Posted by Meghan Skiff

Earlier this week, Punxsutawney Phil disappointed us yet again. According to this year’s shadow, we are in for six more weeks of Winter. For those of us in snow-prone locations, this leaves us with three viable options:

Option 1: Book a trip to somewhere sunny and warm.

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Image: ABC South Florida


Option 2: Treat yourself to a facial and/or other spa treatments (paraffin anyone? give those blog typing fingers some love!).

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Option 3: Spring clean your email list.

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Don’t worry, you don’t have to choose just one. However, I highly recommend that you set aside some time to work on getting your email database in order. After all, there is a constant churn happening within your database. As your contacts move on to new jobs, unsubscribe from content or are otherwise unavailable at the email address that you have on file, a significant portion of your email database becomes out of date. In fact, according to Hubspot, approximately 25% of your email list expires each year.

Why It is Important to Have a Clean Email List

You might be the neat and organized type, in which case, this is a no brainer. However, there are serious reasons why keeping a clean email list is very important. Unclean email lists:

  • Can damage your reputation as an email sender, therefore impacting deliverability.

  • Put you at risk for being blacklisted by ISPs, which of course you don’t want to happen.

  • Can cause your email campaign results to suffer.

How to Clean Up Your Email Act

Step #1: Identify sources of “dead weight” in your contact list.

In email marketing, we want to engage with people who are willing and able to receive our content. Identifying the sources of dead weight can come in three forms:

  1. People who are unable to receive emails because their email address changed.

  2. People who have indicated that they’d no longer receive emails from you by unsubscribing or marking your message as spam. While the latter may sound alarming, it is sometimes more convenient for a recipient to click the “mark as spam” button rather than click the unsubscribe link at the bottom of the email, so this does happen.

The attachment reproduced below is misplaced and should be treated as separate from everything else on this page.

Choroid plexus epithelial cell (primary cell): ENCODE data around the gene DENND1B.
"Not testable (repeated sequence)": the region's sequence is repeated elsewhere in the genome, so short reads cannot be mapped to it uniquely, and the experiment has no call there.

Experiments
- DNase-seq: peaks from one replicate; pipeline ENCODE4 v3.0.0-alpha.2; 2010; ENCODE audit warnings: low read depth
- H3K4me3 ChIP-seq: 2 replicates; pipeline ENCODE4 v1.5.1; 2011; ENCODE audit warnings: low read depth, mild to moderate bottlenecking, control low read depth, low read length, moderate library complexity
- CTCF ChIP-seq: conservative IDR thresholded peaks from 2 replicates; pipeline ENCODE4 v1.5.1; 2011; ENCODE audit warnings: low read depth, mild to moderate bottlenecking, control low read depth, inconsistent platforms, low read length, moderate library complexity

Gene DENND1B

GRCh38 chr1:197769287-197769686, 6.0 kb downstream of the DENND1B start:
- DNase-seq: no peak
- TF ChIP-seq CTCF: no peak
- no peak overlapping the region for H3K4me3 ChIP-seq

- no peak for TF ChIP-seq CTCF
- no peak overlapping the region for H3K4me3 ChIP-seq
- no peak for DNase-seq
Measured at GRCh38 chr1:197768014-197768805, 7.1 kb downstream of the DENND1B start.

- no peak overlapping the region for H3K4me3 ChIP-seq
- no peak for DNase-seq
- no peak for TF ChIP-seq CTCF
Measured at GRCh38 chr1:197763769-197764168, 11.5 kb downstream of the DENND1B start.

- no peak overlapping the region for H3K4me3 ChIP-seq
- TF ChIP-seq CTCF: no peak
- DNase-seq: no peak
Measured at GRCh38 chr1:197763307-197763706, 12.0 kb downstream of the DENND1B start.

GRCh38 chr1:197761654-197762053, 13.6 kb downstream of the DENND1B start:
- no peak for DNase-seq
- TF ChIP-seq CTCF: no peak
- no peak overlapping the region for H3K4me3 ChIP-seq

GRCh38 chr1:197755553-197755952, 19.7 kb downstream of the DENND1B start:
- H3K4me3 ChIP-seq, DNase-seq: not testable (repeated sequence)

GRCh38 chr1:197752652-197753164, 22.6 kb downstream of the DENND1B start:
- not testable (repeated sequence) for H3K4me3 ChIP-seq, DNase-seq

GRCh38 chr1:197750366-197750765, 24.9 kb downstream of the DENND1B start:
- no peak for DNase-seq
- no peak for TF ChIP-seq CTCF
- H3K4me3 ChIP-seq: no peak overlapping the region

3. People who are receiving the email, but not opening it. In other words, “Delete! Delete!”

Now that you know what is going on in your email list, it’s time to take action.

Step #2: Remove or re-engage email contacts.

Instances A and B above represent the portion of your email list that is considered “ineligible.” It is best to delete these contacts. They are not receiving your emails, so there is no sense keeping them on the list.

Instance C is a different story. There may be an opportunity to renew the interest of these contacts. In this situation, a re-engagement campaign is in order. This is a new best practice in email management, which provides inactive subscribers the opportunity to take interest in new content and/or re-evaluate whether they still want to subscribe to your emails.

If the result of the re-engagement campaign is that the contact is still not engaged, you may choose to drop them from your list. The school of thought here is this: If the subscriber is not opening your emails, that subscriber is not able to gain any value from your content. Therefore, what’s the point of keeping them on your list?

Step #3: Segment and smile.

One of the underlying themes here, which is critical to email marketing, is to do best by your contacts. Honoring their subscription to your content. One of the best ways that we can do that is by segmenting our email databases into lists that provide us, as marketers, with the insight and ability to provide subscribers with the most relevant content possible. When this happens, everyone wins: subscribers get what they want, and we see better results to our email marketing efforts.

That’s all I have for today. I’ll see you at the spa. In Florida. With a super clean email list.